I’ve always been untidy. Nothing prepared me, however, for the mess having a child would make | Rhiannon Lucy Cosslett

Our flat is a mess. I write this looking at a pile of laundry taller than I am, besides which are two semi-unpacked suitcases and a Fisher-Price Little Snoopy that is conspiring to break my neck. Next to me is a used Calpol syringe, an ear thermometer, three mugs, lots of loose pages from the novel I’m writing, and a multipack of Pom-Bear crisps. I have always been messy and, having grown up in a house with an autistic brother whose autism manifested itself in disorder, have a fairly high tolerance for chaos. But nothing prepared me for the mess having a child would create.

The problem is less acute with a baby. A baby comes with a lot of stuff, granted, and you are too sleep- deprived to think straight, let alone approach the housework, but a small child is at least somewhat contained. The mess a toddler creates is unholy in comparison. When my son doesn’t want something, he simply throws it over his shoulder, the way a pissed person might a kebab. A lot of the stuff he throws is sticky. In Nell Frizzell’s book Holding the Baby, she makes reference to something she calls “toddler cement”, a mix of porridge, snot, regurgitated milk, hair and something colourful, probably jam. A nightmare to clean, but still not as bad as some of the other substances you will encounter, and we haven’t even started potty training yet.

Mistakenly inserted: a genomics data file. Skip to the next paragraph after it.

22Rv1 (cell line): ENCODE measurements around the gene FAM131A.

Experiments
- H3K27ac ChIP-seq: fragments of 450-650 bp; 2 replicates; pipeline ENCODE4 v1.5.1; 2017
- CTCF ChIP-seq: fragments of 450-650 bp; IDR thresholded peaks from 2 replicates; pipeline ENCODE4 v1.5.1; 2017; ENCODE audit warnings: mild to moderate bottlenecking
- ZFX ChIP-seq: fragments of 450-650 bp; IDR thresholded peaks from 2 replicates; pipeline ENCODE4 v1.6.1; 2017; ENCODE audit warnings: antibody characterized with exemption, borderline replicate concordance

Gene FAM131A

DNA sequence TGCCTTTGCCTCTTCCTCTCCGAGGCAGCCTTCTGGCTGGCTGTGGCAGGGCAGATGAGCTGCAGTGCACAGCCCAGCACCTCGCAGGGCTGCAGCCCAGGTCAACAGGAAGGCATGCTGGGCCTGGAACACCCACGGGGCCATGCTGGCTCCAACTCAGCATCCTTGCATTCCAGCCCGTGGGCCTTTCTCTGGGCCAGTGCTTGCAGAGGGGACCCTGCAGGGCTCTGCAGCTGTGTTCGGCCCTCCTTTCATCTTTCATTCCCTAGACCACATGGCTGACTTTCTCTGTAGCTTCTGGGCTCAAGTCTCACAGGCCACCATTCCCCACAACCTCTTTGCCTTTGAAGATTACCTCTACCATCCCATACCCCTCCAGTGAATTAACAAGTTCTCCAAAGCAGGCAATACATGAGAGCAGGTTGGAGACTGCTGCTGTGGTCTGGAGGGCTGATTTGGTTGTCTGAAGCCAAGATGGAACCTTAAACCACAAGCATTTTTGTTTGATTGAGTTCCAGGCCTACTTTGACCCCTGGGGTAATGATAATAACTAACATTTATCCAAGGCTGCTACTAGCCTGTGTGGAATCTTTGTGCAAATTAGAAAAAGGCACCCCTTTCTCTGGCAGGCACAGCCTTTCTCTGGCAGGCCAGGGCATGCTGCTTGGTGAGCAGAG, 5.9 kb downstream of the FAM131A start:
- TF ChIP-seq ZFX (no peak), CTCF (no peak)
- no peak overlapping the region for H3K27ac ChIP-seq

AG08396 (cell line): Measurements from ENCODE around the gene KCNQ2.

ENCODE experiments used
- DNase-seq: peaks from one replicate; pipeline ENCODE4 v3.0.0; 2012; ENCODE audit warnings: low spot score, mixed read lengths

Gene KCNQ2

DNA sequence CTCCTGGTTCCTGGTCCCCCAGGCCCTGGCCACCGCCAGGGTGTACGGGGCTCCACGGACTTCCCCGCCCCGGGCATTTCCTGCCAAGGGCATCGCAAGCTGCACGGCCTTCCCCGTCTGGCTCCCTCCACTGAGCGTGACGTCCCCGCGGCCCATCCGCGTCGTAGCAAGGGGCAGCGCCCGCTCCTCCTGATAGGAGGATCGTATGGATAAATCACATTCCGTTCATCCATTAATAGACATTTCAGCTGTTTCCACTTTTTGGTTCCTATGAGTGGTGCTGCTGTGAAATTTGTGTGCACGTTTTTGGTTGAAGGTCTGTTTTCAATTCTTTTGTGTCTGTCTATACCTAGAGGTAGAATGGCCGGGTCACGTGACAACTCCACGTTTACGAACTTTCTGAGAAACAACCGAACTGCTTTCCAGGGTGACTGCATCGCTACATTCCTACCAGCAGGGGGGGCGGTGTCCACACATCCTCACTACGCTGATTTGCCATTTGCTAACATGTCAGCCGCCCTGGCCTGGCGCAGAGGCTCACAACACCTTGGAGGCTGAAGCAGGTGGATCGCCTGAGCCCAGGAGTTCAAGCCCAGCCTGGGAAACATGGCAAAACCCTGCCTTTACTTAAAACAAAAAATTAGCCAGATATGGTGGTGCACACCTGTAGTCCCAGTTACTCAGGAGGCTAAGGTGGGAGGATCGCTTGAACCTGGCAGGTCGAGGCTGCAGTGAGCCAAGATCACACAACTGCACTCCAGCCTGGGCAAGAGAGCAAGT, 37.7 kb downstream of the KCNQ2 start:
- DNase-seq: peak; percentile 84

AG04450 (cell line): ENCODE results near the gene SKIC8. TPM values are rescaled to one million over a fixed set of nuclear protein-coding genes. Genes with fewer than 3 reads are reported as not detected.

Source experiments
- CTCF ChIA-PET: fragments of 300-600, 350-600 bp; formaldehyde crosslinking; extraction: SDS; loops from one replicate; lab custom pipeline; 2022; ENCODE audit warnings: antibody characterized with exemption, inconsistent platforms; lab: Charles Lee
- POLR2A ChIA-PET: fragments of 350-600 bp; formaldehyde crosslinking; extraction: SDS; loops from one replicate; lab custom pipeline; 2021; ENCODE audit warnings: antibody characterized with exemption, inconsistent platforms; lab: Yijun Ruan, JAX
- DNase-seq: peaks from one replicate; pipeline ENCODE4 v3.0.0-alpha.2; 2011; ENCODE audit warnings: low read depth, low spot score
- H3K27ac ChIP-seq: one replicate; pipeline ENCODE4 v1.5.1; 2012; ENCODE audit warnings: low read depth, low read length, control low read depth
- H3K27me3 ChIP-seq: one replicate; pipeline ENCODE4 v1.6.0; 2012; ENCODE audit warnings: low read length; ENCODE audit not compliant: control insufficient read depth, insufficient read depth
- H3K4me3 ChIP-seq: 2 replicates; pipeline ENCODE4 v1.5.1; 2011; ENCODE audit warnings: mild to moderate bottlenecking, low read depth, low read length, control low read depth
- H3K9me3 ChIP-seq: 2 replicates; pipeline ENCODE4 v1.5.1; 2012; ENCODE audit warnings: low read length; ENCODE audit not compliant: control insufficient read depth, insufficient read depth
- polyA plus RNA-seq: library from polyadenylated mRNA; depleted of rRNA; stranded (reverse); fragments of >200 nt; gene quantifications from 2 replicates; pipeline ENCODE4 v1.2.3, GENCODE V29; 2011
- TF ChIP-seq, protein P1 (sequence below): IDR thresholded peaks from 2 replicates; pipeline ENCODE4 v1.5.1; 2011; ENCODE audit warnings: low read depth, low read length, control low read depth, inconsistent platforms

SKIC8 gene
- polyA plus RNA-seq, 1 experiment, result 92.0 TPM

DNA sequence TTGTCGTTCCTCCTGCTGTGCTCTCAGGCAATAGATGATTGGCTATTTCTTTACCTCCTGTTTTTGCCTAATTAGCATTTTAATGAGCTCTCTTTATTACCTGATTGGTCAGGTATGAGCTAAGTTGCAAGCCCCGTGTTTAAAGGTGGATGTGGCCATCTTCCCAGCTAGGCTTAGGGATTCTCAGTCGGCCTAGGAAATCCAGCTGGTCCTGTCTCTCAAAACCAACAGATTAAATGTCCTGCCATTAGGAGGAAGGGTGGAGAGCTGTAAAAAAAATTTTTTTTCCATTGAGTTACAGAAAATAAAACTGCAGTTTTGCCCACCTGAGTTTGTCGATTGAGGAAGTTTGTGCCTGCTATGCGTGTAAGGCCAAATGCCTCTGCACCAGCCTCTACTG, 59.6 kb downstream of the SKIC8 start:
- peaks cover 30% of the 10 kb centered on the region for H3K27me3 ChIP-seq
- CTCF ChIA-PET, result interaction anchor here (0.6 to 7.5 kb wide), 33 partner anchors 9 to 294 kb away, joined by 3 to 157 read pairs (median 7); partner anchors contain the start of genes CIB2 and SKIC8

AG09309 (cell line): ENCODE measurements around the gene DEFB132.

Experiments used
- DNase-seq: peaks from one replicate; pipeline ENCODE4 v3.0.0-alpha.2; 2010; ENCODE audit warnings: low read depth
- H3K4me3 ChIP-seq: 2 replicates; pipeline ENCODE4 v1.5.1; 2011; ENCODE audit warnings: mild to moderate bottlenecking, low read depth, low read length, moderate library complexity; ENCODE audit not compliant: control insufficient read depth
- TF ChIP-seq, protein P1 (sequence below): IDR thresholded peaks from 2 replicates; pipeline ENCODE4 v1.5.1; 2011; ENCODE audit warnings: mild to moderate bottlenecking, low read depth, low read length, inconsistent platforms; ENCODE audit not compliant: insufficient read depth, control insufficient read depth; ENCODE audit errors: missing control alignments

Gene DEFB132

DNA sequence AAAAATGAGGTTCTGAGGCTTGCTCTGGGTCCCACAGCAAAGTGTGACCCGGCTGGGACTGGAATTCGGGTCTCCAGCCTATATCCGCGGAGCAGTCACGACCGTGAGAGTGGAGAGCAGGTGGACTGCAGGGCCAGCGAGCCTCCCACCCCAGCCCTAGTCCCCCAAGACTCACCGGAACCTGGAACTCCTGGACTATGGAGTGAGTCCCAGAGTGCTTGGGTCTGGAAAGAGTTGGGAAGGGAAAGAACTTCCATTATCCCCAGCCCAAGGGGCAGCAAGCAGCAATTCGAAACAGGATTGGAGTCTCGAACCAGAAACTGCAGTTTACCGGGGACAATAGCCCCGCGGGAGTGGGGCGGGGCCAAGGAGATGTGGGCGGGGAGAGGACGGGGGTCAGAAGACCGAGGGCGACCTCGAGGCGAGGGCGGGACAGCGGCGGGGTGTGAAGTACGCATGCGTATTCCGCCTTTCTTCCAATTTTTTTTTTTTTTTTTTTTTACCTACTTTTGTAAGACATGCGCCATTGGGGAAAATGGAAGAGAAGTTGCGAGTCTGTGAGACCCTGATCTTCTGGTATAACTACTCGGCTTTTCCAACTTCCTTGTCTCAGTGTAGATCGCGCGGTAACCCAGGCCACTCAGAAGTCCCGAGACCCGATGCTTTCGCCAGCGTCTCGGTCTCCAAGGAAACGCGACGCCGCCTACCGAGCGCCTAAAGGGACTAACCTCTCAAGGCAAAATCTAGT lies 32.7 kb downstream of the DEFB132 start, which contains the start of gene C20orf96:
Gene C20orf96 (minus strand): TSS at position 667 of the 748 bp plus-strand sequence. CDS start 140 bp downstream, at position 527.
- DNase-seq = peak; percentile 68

We’re told it’s developmentally important for children to explore different textures, especially when they are learning to eat, because it helps get them familiar with different foods and improves their fine motor skills. These activities always involve spaghetti, but it’s hard enough staying on top of existing housework without then having to clean up the spag bol you’ve laid out on the floor for the child to roll in for fun. My son hasn’t been very keen on putting his hands into gooey substances, and I was beating myself up about it. “Well, how would you feel if I plunged your hand into a bowl of cold baked beans?” my mother asked, when she visited.

And so off we went to Messy Hands, a nearby “messy play” class where all the activities are set out (and then cleaned up) for you, and each week is themed (we had red jelly with spiders in for Halloween). The babies are encouraged to stick their hands in, scoop and pour and explore – or, in the case of my son, enter the bubbly paddling pool fully clothed. “Kids are just naturally messy in everything that they do. So the idea of creating an activity that is supposed to be messy on top of the mess they already make is daunting,” says Maleah Eleder, an early years educator specialising in messy play. “But it’s one of those things where you have to get outside your comfort zone and reassess what the kids are going to enjoy the most and what’s going to benefit them.”